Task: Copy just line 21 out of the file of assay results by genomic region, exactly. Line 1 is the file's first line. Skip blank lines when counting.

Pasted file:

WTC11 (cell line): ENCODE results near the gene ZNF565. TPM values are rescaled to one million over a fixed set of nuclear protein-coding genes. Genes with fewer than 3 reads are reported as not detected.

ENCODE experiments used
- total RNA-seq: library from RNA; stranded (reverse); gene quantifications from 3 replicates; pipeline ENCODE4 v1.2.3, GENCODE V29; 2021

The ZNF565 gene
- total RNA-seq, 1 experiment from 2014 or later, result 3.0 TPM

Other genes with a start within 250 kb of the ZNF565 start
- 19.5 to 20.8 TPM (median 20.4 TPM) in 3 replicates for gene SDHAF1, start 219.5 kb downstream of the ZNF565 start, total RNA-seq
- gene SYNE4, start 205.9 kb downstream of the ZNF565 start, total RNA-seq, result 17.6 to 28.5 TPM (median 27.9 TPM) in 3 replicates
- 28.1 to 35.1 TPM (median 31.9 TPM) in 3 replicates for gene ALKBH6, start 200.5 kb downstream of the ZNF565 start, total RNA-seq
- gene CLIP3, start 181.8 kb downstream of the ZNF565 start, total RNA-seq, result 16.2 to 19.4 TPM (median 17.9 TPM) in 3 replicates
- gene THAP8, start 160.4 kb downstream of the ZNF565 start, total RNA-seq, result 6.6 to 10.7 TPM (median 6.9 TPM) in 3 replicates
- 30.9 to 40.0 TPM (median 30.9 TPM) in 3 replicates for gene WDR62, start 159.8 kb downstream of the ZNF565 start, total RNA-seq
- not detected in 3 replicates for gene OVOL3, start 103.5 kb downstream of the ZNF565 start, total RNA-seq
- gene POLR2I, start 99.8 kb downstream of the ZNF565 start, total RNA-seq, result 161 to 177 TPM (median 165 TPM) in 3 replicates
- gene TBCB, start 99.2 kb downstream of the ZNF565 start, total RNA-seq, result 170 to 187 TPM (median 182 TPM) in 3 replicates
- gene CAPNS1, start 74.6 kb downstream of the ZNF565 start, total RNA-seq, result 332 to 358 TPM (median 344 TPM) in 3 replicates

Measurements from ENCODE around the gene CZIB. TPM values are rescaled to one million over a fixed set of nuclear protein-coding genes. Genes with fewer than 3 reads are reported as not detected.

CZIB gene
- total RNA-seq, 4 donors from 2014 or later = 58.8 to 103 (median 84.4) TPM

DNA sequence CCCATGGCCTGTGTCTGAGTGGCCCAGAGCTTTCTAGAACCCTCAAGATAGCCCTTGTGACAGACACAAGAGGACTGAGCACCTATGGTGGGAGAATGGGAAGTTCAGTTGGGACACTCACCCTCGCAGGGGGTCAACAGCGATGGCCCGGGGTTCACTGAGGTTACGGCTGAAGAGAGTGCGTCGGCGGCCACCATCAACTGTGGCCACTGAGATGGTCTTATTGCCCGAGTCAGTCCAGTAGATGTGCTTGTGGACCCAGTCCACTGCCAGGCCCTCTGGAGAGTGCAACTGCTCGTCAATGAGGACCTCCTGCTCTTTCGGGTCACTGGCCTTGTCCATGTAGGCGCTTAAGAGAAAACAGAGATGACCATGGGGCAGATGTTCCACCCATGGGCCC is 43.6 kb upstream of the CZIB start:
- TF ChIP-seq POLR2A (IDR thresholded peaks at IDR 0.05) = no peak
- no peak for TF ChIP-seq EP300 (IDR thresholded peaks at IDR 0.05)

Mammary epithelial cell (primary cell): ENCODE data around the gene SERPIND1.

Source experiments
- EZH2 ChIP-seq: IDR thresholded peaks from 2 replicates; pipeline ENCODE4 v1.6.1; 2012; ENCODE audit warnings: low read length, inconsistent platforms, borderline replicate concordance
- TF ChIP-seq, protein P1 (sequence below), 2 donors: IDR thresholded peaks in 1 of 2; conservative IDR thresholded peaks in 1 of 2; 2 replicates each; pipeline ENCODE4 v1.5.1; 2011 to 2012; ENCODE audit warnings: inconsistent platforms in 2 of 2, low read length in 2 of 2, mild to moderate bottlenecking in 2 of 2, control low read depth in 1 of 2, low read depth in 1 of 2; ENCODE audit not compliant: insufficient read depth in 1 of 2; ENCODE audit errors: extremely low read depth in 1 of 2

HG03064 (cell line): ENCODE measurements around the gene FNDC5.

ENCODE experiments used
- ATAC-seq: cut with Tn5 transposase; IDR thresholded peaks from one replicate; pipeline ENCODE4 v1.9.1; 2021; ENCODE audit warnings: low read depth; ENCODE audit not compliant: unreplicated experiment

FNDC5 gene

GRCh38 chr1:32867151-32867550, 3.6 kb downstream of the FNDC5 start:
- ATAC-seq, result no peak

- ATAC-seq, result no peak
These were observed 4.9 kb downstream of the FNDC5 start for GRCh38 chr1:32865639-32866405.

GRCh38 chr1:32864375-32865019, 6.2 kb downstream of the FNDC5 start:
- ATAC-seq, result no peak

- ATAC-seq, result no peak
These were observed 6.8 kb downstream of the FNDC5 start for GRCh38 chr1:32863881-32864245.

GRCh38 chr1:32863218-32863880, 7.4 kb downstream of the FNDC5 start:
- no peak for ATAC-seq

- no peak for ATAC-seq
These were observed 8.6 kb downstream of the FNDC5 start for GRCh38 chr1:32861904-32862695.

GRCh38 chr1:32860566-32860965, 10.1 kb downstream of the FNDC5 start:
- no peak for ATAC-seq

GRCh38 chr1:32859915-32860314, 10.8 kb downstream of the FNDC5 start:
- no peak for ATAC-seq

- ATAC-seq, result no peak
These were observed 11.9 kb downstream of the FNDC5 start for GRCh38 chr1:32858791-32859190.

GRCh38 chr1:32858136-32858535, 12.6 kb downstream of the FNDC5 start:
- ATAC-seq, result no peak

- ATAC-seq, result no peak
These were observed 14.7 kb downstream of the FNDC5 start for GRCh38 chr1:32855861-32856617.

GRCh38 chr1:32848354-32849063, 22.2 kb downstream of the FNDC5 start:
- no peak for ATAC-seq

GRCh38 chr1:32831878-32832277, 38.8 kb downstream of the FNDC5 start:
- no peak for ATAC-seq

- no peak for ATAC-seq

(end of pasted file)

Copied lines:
- TF ChIP-seq POLR2A (IDR thresholded peaks at IDR 0.05) = no peak